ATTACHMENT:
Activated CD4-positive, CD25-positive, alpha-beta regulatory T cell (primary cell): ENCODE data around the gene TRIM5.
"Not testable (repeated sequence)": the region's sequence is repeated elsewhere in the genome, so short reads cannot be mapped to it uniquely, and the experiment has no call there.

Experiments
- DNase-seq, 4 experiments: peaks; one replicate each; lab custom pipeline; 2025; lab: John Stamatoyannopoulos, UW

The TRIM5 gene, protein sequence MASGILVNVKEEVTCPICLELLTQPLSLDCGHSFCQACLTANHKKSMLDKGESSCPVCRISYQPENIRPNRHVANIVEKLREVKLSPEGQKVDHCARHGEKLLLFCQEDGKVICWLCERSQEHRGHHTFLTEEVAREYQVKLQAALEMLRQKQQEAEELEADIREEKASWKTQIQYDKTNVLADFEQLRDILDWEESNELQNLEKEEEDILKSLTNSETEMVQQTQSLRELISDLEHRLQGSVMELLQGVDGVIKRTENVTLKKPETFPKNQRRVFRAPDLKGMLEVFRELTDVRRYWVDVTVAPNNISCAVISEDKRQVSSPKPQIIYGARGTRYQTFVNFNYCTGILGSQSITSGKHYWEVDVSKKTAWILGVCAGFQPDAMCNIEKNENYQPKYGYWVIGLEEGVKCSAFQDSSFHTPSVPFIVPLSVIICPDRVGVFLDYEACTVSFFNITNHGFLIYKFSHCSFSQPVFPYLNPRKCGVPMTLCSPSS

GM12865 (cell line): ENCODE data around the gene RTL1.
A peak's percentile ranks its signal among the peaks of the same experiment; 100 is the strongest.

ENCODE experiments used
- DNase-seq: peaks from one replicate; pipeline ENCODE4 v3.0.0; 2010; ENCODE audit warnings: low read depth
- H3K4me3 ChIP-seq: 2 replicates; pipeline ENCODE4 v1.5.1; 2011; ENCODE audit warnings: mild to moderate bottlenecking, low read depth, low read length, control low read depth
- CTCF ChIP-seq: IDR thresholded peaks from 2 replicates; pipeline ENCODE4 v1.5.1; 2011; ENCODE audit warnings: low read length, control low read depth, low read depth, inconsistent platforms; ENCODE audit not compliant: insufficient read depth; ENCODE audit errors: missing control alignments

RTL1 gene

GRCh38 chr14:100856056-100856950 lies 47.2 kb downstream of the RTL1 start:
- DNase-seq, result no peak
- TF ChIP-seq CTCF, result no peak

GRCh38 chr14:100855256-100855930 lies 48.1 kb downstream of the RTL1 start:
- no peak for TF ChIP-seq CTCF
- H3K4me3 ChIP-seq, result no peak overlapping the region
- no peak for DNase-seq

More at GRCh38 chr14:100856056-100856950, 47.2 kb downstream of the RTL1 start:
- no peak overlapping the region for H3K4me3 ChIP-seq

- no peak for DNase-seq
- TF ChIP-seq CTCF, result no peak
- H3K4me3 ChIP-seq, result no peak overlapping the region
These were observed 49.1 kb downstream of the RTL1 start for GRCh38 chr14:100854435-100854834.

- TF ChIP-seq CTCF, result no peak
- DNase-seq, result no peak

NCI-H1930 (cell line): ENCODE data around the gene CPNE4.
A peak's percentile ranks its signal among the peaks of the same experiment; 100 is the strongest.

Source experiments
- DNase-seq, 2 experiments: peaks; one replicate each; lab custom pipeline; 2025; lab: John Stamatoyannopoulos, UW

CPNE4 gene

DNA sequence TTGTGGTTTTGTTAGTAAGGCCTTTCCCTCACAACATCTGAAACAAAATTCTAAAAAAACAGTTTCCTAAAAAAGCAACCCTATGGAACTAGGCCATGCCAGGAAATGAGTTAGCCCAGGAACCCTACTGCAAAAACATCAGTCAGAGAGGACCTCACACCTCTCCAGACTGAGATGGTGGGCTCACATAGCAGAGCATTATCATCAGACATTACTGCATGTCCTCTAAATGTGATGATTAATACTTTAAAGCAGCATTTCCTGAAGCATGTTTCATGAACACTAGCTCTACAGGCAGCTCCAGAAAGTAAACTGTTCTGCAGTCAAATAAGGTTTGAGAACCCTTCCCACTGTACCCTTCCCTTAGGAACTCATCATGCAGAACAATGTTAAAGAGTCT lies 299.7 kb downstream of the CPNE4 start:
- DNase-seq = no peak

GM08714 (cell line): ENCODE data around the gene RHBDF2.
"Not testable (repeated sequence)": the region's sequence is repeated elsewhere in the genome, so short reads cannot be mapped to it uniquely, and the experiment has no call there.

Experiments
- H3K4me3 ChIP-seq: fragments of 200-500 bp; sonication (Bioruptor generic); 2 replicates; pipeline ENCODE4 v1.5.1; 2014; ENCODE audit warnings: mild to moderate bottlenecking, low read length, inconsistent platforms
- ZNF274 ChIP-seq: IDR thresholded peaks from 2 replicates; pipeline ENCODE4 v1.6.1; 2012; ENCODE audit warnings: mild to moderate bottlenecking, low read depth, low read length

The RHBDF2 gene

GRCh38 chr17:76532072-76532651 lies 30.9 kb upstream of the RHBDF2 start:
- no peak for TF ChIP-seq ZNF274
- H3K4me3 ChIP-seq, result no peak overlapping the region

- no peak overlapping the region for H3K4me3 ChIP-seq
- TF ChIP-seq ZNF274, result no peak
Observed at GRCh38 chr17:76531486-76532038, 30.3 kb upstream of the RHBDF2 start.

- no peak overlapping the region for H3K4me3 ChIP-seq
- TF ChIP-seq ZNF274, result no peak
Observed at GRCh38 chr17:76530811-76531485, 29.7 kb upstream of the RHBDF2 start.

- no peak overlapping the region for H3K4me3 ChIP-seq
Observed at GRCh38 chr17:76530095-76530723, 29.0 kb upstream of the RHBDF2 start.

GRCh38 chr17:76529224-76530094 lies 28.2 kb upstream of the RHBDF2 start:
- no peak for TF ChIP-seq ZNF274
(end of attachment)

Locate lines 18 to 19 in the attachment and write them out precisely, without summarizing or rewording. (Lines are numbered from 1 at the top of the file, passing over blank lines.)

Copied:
- H3K4me3 ChIP-seq, result no peak overlapping the region
- no peak for DNase-seq